M&A RUSH PREDICTED FOR 2018
GLOBAL M&A value more than doubled in 2017 to $US345 billion, fuelled by higher oil prices, plentiful financing and a strengthening global economy, according to a new report. The Global Transactions Forecast by Baker Mckenzie also predicted M&A deal values would peak at $US353 billion in 2018, before cooling in line with slowing of global investment growth as borrowing costs rise in key economies and stretched stock market valuations start to soften. "There's an expectation now that oil prices won't go below $US50 barrel, up from lows of $US25 to $US30 a barrel in recent years," Global Energy, Mining & Infrastructure Industry Group chair James O'brien said. "It may not be $US80 or $US100 a barrel like it's been in the past, but it's sufficient enough to drive deals." In Asia Pacific, the report forecast energy M&A values to rise nearly 25 per cent over the next two years, from $US43.6 billion in 2017 to $US53.2 billion in 2019. Chinese spending, bolstered by appreciation of the yuan and the Government’s ambitious Belt & Road initiative, was expected to be a driver. “If oil prices continue to rise, it’s likely to kick-start development of the projects that have been put on hold because of low oil prices,” says Martin David, co-chair of Baker Mckenzie’s Global Power Industry Group. “We will also likely see a rise in M&A activity in the upstream and mid-stream sectors.” EY’S global oil and gas M&A outlook was also optimistic, with upstream deal value predicted to increase 30 per cent year-on-year. “Risk sensitivity and a continued focus on internal performance improvement may have delayed the uptick in deal volume we expected in 2017,” EY Global Oil & Gas transactions leader Andy Brogan said. “But the need to demonstrate appropriate returns is now pushing companies to reposition their portfolios and seek economies of scale, which in turn we anticipate will underpin more M&A activity in 2018.”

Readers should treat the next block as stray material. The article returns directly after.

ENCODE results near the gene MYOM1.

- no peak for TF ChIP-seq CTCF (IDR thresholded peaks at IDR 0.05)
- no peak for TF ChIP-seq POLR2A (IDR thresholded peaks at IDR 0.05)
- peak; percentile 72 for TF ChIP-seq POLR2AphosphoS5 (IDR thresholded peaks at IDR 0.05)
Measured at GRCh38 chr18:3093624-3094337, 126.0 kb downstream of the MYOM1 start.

“If oil prices continue to rise, it’s likely to kick-start development of the projects that have been put on hold because of low oil prices.”
AWE was the subject of a heated bidding war in January.